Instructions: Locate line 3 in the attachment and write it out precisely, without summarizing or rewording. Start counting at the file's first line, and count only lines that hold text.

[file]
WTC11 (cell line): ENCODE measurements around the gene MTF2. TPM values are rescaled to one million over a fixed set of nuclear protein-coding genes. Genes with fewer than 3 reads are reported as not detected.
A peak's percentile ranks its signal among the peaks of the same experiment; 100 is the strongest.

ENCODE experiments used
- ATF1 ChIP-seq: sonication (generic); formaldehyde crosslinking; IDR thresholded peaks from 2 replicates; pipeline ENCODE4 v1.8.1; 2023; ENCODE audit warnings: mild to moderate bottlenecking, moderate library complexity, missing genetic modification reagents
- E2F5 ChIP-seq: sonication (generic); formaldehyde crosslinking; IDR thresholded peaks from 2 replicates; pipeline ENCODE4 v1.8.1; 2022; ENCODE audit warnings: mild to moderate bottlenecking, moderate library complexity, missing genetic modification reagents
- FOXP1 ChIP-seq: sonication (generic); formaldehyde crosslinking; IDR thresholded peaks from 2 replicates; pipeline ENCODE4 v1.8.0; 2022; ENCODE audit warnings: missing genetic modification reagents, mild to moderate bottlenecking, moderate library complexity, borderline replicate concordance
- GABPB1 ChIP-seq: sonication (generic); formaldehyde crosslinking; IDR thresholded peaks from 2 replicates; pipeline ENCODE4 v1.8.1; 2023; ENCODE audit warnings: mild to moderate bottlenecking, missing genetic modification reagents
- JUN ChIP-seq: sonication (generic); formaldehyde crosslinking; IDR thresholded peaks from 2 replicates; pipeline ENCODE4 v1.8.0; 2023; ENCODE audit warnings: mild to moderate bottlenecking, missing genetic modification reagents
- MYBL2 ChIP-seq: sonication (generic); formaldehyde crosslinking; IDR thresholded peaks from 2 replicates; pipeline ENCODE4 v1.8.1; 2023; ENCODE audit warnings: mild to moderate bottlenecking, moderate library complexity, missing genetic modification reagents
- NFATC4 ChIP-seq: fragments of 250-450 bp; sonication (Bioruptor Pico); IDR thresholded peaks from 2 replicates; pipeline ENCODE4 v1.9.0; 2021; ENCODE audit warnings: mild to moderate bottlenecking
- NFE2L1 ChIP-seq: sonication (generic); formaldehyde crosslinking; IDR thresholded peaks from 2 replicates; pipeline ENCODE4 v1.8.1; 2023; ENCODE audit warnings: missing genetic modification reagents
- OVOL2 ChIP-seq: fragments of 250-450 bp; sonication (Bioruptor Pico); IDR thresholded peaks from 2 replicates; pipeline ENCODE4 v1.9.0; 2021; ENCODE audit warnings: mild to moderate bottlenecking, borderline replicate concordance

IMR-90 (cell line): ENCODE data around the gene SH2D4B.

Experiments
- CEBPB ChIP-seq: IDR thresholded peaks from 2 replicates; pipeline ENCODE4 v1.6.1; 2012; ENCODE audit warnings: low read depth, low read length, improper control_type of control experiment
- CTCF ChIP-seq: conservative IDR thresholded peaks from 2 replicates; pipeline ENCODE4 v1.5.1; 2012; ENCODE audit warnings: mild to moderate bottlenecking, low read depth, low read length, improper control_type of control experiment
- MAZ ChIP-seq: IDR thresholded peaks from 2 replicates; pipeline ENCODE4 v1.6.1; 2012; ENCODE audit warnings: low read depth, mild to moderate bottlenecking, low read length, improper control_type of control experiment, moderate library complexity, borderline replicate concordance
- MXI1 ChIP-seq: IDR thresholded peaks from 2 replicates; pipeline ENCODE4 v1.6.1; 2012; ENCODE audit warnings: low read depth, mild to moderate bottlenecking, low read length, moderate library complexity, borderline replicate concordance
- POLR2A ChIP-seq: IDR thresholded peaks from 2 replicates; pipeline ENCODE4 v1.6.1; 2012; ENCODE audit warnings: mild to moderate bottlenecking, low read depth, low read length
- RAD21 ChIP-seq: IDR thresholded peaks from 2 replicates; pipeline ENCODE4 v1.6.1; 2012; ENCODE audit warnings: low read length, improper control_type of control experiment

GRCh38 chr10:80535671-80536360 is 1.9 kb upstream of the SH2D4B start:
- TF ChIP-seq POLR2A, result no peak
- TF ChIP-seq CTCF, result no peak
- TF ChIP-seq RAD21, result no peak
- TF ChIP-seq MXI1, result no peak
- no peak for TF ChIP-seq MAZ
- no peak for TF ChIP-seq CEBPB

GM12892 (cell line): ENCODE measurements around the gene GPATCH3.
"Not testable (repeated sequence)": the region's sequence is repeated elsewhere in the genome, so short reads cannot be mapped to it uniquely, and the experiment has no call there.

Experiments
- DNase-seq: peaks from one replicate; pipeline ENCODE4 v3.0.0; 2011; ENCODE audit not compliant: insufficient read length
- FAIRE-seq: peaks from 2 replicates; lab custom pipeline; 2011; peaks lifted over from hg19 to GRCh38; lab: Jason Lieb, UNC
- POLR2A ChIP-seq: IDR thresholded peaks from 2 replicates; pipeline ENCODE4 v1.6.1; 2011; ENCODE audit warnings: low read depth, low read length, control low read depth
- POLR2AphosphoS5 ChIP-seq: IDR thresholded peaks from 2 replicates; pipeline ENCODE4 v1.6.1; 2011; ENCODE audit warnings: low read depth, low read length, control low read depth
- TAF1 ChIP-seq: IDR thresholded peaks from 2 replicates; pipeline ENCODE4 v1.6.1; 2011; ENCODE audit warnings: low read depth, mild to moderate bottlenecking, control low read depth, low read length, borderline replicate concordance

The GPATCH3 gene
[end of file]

ENCODE experiments used